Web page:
Still, even these basics are the second step, in my view. The prerequisite for doing something meaningful with any of these skills — HTML, CSS, Flash or whatever — is first embracing the medium as something different from print. Indeed, there’s no point in learning these skills unless as a print designer you’ve made a prior shift in your understanding of how design works in digital media. Specifically, come to grips with the fact that, on the Web, design is not a method for implementing narrative, as it is in print, but rather it’s a method for making behaviors possible.
More often than not, the reflexive approach that I’ve seen print designers take on the Web is to treat it as a vehicle for print-based design practices: fixing type sizes, specifying typefaces, ignoring usability and expediency, and perhaps most notoriously making the assumption that, over time, users will come around to a print-focused way of consuming content.
In my experience, none of those tactics work. Their all-around ill-suitedness tends to boil over to frustration when print designers realize that, by and large, there’s little room for visual virtuosity online. Which is to say, the Web is not commonly an effective tool for highly expressive displays of typographic, photographic or illustrative skill. Looking for opportunities to execute the sort of improvisational and dramatic creative visions that we see in printed periodicals, for instance, is likely to be an exercise in disappointment.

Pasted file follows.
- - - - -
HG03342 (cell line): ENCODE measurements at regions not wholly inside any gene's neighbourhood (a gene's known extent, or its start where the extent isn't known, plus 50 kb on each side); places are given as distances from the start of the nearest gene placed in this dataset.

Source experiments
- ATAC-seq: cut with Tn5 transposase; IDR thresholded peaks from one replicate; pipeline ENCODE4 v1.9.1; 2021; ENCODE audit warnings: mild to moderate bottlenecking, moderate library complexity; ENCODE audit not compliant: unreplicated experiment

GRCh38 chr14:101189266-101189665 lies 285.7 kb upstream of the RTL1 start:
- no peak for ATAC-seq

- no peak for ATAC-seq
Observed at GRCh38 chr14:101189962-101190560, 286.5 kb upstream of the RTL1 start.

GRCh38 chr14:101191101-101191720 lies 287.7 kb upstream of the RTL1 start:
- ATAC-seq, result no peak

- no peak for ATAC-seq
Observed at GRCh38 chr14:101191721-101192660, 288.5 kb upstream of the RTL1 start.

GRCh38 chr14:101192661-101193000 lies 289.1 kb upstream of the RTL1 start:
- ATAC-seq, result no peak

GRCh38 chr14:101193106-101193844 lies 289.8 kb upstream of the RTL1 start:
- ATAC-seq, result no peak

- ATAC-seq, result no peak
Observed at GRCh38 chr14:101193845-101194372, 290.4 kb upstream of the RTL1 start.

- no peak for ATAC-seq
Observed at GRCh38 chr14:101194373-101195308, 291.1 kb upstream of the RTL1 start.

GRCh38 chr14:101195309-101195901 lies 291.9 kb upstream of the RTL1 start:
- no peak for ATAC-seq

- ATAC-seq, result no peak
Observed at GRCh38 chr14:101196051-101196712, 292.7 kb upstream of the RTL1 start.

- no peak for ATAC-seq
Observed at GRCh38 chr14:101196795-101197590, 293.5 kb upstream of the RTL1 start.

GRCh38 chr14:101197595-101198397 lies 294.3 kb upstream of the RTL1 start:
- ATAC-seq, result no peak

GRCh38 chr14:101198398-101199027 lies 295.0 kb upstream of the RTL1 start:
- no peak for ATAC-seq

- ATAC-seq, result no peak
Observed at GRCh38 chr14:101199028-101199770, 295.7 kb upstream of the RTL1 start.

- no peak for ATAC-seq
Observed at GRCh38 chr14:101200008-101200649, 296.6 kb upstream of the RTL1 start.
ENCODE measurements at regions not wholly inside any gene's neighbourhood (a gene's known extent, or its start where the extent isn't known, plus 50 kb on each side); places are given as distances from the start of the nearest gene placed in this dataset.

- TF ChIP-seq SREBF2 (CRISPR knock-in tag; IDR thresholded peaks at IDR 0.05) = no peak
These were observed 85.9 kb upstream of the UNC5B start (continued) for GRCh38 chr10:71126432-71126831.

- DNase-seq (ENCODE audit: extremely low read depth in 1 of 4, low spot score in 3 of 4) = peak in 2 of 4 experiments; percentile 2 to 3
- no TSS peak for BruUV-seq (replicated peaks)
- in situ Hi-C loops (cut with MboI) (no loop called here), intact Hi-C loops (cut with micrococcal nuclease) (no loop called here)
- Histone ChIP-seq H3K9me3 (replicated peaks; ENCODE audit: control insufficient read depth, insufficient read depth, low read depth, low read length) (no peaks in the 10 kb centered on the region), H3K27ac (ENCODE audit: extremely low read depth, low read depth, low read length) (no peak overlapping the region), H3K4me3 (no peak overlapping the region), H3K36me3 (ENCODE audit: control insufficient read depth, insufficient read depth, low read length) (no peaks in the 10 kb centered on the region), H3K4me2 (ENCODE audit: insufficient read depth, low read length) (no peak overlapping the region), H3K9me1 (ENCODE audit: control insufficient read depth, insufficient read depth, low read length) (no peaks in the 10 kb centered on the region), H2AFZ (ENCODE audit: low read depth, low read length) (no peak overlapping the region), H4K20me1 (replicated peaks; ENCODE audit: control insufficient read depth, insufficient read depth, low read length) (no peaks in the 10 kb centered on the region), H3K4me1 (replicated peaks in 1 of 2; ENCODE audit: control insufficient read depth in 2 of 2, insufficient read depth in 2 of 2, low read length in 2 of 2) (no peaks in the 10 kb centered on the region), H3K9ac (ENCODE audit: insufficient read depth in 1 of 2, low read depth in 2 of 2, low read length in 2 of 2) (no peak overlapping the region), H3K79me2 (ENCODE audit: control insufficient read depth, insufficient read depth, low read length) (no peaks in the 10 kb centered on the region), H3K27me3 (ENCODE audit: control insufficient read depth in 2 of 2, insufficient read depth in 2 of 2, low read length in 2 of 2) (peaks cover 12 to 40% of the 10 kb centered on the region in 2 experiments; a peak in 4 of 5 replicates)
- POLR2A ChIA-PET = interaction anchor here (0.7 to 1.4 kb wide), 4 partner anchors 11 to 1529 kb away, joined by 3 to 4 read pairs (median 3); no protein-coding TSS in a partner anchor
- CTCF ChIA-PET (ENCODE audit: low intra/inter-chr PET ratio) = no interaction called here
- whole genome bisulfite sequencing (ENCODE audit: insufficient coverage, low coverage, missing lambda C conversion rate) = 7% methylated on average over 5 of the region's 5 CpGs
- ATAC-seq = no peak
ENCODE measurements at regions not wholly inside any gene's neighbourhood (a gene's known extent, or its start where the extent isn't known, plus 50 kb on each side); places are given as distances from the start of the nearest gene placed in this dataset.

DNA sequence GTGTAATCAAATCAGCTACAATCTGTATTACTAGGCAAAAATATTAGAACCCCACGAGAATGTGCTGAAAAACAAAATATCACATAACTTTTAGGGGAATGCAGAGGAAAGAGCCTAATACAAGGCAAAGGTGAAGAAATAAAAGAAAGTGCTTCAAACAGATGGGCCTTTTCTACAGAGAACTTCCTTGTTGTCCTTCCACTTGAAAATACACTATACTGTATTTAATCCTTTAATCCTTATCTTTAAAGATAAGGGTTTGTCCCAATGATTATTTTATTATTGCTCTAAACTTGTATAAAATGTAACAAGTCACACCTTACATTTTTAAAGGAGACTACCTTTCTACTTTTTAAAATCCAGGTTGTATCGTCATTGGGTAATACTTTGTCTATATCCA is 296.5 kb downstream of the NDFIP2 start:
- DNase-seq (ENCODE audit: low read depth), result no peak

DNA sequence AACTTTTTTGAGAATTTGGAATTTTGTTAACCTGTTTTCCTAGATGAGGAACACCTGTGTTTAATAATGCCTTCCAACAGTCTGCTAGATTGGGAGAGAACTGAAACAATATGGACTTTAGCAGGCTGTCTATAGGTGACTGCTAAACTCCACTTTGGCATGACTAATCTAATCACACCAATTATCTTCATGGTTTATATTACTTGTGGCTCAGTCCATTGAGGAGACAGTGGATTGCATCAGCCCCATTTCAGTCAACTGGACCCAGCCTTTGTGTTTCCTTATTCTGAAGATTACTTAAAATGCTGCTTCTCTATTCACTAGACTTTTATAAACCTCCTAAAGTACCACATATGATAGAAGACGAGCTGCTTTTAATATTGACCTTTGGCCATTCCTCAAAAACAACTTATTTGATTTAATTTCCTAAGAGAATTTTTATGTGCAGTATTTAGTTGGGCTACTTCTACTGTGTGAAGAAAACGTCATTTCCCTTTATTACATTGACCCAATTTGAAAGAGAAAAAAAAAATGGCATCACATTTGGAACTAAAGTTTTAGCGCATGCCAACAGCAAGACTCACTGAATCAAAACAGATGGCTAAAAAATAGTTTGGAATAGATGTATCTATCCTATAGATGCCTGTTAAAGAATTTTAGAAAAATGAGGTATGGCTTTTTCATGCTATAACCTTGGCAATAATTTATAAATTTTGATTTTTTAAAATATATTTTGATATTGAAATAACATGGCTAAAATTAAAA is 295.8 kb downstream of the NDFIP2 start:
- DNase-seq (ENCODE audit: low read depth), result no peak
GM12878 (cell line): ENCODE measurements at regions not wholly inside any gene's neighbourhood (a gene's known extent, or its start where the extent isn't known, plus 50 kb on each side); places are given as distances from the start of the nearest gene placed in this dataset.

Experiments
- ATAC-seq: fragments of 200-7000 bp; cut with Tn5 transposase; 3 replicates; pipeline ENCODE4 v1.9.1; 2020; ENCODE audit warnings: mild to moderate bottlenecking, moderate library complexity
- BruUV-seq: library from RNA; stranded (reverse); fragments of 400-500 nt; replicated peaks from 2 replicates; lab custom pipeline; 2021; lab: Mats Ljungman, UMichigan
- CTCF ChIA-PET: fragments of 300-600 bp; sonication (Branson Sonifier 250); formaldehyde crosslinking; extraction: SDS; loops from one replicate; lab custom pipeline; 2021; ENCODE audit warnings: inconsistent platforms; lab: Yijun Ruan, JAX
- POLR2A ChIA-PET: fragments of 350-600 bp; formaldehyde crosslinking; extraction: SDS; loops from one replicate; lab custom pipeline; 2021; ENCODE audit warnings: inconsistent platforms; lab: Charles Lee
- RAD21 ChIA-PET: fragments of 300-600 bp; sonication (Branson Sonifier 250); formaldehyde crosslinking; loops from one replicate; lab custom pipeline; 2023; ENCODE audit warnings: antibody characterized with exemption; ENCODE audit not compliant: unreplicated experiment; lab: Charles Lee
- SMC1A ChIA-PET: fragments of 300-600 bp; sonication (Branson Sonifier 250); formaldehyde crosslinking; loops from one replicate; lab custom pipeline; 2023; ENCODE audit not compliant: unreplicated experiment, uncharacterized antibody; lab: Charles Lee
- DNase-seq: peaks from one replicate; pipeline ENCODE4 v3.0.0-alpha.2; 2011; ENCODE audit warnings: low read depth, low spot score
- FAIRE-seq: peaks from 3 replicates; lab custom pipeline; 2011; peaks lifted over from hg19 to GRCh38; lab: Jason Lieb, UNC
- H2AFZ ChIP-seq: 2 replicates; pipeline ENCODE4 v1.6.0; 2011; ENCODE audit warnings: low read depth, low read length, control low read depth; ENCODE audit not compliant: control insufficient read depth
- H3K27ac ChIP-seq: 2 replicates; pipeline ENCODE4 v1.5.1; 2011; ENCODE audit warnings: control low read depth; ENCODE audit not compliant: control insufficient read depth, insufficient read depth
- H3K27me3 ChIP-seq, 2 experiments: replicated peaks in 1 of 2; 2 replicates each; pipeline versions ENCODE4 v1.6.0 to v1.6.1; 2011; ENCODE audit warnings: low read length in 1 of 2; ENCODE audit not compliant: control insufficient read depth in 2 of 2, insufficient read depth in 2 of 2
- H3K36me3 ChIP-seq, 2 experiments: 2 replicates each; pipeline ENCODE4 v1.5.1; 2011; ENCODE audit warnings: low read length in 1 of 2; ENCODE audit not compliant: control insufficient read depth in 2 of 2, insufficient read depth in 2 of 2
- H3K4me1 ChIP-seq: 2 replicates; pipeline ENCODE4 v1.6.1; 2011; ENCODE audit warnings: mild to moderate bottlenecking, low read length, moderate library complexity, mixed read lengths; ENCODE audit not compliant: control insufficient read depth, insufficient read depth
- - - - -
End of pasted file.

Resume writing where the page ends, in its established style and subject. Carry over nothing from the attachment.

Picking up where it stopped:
Rather, working online is very much about small details that build into a cohesive larger platform. I know that all design is like this to some extent, but it’s especially true for the Web. The ratio of constraints to possibilities is far less kind in digital media, and understanding those constraints — understanding how to finesse them and how to subvert them appropriately — requires an attention to detail that bores all but the most dedicated.
There’s plenty that’s been said along this front already. The fact that I’m repeating that the Web is not like the printed page, that online information consumption is fundamentally different from print, is certainly adding nothing new to the conversation. The point I want to emphasize is not just that print designers need to be aware of this, but rather that they should approach it with genuine alacrity.
In learning a new medium, enthusiasm and open-mindedness trump nearly everything. A print designer who expects to succeed online, or even expects to master the skillset, has to be one who eagerly devours information about the medium, who peeks at the source code of Web pages that fascinate her, who spends her after-work hours experimenting with self-directed projects. This person needs to be motivated by the medium’s possibility, and not solely by the fear of losing a job in print.
This is why a fundamental understanding of HTML and CSS is so crucial; such knowledge provides the means to begin experimenting, to begin understanding how a page is put together, how it is delivered to a browser, how it behaves and, crucially, how the designer’s intention maps to how it is used by real people. Without that basic sense of curiosity, that insatiable desire to experiment and understand new ways of doing everything, the Web isn’t much fun at all, regardless of how much experience a designer has under her belt. Just as is true with most everything in life, it’s hard to get good at something unless you’re having fun.